India is bracing for a potential explosion of coronavirus cases as authorities rush to trace, test, and quarantine the contacts of 31 people confirmed to have the disease.
It is screening international travelers at 30 airports and has already tested more than 3,500 samples. The Indian army is preparing at least five large-scale quarantine centers.
For weeks, India watched as cases of COVID-19, the disease caused by the virus, multiplied in neighboring China and other countries as its own caseload remained static — three students evacuated from Wuhan, the disease epicenter, who were quarantined and returned to health in the southern state of Kerala.
Prime Minister Narendra Modi’s government said last week that community transmission is now taking place. India has shut schools, stopped exporting key pharmaceutical ingredients, and urged state governments to cancel public festivities for Holi, the Hindu springtime holiday in which people douse each other with colored water and paint.
Modi canceled travel plans to Brussels for an India-EU summit amid a rising caseload in Belgium, and tweeted that he would not attend any Holi festivities.
Experts fear these precautions won’t be enough for India’s beleaguered, under-funded, and under-staffed health system to stave off an epidemic. The foremost concerns regard too few labs and not enough hospitals, inequality in the healthcare system, the possible need to quarantine millions, medicine shortages, and the long-term response.
Too Few Labs, Not Enough Hospitals
As the virus spread globally, India began bolstering its ability to test and detect the virus. While the National Institute of Virology at Pune remains the main testing facility, the government has identified 35 additional labs for testing.
But concerns remain over India’s overstretched health infrastructure — a single state-run hospital for every 55,591 people on average and a single hospital bed for every 1,844 people. India needs about 10 times more doctors to meet the norms prescribed by the World Health Organization, a shortfall of at least 500,000 doctors.
Experts fear that an epidemic would cause other routine health care functions to suffer.
“Everything will become about COVID-19. And other routine services like immunization or taking care of maternal mortality would be affected,” said Anant Bhan, a global health and policy expert.
Health Care Inequality
India’s health performance, an index that includes access to primary care, maternal mortality rates, and child health, runs the spectrum, with some states outperforming others by almost 2.5 times, according to the government-run think tank NITI Aayog.
The best performer was Kerala, the small state that found and treated India’s first three cases. The worst was Uttar Pradesh, a state with roughly the population of Brazil that has detected at least six cases. Kerala has a doctor for approximately every 6,000 people, while Uttar Pradesh has one for every 18,000 people. The inequalities are further pronounced between urban and rural areas, with the bulk of the available beds concentrated in India’s cities.
India spent an average of $62.72 per person on health care in 2016, according to WHO, compared to China’s $398.33.
Inequalities could make prevention even harder. In places with limited access to clean water, washing hands to prevent the spread of the virus is difficult, said Dr. Gagandeep Kang, a microbiologist who heads India’s Translational Health Science and Technology Institute.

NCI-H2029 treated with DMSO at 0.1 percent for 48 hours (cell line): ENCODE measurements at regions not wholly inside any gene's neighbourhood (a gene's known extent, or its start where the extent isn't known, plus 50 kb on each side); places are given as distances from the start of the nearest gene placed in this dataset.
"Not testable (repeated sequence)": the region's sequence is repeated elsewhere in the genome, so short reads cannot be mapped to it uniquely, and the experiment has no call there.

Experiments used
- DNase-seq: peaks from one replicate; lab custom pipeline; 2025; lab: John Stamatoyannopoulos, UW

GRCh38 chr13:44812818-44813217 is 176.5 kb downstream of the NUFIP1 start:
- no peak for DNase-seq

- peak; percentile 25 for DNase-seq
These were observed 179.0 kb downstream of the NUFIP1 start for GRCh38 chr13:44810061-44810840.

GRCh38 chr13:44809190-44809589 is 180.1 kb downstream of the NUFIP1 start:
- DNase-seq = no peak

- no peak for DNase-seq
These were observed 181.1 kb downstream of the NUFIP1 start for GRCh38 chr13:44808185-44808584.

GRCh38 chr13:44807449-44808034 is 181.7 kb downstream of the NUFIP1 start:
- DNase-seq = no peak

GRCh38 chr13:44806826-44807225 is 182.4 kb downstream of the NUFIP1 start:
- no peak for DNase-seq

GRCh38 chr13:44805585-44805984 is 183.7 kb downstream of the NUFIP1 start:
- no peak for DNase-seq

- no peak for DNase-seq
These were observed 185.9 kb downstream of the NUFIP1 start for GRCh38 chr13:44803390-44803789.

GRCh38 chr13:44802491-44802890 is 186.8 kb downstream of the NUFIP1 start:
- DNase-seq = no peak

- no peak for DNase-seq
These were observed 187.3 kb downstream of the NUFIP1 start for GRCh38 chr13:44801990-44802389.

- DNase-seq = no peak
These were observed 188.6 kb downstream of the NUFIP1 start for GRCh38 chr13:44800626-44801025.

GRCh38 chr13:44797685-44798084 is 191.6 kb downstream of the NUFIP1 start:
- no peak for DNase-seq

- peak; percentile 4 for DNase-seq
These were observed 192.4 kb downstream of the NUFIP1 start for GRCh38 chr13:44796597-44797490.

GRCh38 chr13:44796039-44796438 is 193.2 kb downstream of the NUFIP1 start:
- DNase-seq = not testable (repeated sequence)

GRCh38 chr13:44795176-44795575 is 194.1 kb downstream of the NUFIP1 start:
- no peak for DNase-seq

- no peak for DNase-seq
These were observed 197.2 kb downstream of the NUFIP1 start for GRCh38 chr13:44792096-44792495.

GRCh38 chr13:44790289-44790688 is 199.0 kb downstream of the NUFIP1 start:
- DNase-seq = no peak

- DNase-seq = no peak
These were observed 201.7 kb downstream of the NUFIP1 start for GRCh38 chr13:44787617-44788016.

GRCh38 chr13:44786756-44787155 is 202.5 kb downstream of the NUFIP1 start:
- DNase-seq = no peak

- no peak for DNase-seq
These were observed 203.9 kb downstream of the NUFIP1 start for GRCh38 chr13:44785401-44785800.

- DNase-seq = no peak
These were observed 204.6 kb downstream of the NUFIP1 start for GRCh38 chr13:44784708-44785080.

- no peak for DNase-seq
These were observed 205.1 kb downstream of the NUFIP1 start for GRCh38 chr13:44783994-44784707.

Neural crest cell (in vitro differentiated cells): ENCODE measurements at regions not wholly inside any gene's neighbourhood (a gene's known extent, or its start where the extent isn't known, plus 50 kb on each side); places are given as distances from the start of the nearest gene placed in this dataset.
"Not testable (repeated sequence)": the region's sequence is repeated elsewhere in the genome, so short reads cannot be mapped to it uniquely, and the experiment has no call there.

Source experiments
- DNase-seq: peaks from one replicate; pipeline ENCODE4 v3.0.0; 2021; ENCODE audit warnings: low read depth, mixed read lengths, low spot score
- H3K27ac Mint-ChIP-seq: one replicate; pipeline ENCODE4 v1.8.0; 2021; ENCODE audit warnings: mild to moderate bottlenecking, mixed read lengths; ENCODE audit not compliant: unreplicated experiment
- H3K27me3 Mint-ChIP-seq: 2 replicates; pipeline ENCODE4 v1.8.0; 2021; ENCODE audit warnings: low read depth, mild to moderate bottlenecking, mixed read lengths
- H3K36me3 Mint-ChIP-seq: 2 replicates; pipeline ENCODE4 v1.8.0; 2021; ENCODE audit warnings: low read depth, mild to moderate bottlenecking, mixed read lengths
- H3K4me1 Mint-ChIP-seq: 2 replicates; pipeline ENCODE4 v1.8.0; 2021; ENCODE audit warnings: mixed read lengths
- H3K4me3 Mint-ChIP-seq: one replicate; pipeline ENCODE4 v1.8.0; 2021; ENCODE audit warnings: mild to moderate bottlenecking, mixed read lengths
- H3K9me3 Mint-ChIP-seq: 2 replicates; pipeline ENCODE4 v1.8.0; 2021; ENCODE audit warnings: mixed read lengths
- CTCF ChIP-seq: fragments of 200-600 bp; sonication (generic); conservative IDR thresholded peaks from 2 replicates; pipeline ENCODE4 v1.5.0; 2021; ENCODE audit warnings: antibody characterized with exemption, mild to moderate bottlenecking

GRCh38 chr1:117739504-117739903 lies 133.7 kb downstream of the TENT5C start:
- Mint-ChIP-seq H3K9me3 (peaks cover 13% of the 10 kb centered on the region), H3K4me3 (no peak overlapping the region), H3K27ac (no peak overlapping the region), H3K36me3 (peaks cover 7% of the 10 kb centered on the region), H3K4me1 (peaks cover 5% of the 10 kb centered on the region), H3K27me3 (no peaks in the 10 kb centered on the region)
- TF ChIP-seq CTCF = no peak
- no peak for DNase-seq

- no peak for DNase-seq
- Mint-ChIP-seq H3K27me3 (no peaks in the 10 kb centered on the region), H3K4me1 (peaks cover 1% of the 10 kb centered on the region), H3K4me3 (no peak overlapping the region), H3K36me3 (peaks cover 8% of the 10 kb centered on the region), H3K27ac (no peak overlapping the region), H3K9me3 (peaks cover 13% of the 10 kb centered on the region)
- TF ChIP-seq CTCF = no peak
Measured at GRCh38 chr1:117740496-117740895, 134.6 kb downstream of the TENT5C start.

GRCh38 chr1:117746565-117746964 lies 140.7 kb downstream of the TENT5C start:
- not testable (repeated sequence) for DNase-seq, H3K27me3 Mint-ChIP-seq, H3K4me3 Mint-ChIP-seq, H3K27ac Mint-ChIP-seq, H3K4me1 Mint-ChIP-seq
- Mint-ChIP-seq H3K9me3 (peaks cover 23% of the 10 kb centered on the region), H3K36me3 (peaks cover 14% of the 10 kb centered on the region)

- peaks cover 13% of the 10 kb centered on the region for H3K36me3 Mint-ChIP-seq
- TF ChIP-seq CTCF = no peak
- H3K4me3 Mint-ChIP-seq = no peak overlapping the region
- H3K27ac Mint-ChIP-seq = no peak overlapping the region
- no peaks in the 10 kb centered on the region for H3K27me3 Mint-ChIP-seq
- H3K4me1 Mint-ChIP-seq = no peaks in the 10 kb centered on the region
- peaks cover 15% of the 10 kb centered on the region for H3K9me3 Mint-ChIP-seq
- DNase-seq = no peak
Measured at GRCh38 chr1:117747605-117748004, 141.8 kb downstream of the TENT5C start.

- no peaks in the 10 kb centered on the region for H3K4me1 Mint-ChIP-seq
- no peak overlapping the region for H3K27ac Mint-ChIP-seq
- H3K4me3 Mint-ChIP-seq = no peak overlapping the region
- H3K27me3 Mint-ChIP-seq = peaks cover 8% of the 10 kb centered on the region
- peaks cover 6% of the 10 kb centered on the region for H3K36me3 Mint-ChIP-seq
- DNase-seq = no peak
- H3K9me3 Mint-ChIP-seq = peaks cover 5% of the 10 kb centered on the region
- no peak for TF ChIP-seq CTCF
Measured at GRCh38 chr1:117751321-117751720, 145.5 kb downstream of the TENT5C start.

Retired virologist and pediatrician Dr T. Jacob John said these inequalities aren’t just a reflection of not spending enough on health care, but also of not knowing where to spend.
“The last time a needs-based survey was done for India’s health care was in 1946,” he said, adding that the country’s “health management system is very inadequate for India’s existing problems, let alone new ones.”
India’s health minister told Parliament that the “need of the hour” is to contain viral clusters, to prevent and break chains of transmission. But in India, with a population of 1.4 billion, that is far from easy.
Take the city of Agra, famous for the Taj Mahal, where six Italian tourists tested positive for the virus. Apart from the 40,000 tourists who visit the monument each day, the city has a population of more than 4 million, with nearly 3,000 people crammed into every square mile. Following WHO advice, the Indian government has told people keep a distance of at least six feet from others.
But “anywhere you’ve a dense population, all the issues of social distancing become challenging,” Kang said.
Short on Medicines
With the virus lockdown in China resulting in shortages in India, the government halted the export of 13 key drug ingredients and the medicines made from them on Tuesday.
Although India is the world’s primary supplier of generic drugs, it relies on China for nearly 70 percent of the active pharmaceutical ingredients it uses for making medicines.
India has said it has enough stocks, but the government’s minister for chemicals and fertilizers told Parliament that there remains “an apprehension” that supplies of ingredients from China would be disrupted if the epidemic continues.
On Thursday, Health Minister Harsh Vardhan met the management of India’s top private hospitals to ask them to work with the government in dealing with the outbreak, and urged them to “prepare a pool of beds.”
Kang said India’s current approach, which is focused on travelers, might restrict some cases. But eventually, it will have to expand testing to limit the spread of the disease within the country, Kang said. The question, she said, is whether authorities want to do that now, or at the height of an epidemic.
By Aniruddha Ghosal and Emily Schmall for the Associated Press.